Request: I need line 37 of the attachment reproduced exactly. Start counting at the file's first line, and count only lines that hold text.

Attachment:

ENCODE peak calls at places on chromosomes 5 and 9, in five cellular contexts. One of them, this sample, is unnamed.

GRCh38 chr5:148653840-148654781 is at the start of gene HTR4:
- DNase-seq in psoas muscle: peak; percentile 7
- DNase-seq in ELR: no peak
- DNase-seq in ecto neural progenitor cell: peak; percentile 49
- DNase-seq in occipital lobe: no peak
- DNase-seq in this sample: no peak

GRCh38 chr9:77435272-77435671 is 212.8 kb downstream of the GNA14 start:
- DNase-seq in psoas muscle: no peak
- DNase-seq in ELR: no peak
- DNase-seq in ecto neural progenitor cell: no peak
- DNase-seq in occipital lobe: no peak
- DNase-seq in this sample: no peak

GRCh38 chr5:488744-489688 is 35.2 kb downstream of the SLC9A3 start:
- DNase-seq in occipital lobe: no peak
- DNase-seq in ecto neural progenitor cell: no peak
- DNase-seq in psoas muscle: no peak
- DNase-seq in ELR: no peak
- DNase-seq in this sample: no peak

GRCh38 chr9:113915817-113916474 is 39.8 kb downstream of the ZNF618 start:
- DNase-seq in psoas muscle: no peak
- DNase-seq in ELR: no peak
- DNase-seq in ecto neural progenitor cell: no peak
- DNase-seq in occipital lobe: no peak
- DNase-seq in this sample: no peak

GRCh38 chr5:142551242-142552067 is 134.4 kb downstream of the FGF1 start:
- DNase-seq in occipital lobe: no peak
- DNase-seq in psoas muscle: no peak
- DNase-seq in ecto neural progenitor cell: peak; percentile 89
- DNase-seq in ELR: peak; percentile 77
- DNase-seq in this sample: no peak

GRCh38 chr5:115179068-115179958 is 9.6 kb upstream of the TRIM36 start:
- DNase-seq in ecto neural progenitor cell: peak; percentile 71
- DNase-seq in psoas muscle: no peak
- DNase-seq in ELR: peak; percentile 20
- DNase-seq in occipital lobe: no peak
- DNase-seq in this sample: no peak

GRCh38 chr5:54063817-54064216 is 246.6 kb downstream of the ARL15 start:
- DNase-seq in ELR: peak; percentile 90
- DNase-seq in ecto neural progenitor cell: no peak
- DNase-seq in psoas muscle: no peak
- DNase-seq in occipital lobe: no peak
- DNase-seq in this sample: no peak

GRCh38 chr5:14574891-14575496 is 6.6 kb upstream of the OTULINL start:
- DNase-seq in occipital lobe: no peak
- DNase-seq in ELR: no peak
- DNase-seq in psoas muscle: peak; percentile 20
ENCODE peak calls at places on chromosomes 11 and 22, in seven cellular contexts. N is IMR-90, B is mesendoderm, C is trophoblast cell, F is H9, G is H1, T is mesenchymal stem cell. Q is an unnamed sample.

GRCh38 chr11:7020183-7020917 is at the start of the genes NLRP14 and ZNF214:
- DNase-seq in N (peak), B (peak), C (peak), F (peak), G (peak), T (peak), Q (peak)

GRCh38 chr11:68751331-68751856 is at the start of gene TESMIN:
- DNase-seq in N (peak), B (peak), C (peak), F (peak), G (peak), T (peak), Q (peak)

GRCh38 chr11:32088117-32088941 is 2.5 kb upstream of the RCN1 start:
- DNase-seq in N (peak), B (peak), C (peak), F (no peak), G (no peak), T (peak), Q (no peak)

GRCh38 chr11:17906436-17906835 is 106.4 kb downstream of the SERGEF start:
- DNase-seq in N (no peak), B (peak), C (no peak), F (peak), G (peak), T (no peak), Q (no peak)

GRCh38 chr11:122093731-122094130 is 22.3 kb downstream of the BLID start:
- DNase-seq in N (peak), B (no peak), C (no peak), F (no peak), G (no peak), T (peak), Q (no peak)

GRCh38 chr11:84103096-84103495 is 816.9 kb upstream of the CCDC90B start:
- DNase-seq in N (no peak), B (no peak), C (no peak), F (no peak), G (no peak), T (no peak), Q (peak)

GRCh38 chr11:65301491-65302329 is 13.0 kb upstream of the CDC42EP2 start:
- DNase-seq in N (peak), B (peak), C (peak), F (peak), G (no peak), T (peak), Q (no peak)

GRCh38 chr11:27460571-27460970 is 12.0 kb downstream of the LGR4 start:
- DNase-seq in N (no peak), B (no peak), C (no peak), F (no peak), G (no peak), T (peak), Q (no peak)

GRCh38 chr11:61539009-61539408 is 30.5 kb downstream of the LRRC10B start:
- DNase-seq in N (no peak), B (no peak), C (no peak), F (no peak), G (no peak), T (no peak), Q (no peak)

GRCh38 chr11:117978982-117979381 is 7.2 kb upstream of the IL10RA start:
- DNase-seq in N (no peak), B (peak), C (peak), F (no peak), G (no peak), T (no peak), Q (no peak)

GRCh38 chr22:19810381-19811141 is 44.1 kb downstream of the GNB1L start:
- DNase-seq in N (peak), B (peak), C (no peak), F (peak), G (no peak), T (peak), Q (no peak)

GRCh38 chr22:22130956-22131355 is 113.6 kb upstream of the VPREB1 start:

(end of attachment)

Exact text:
- DNase-seq in this sample: no peak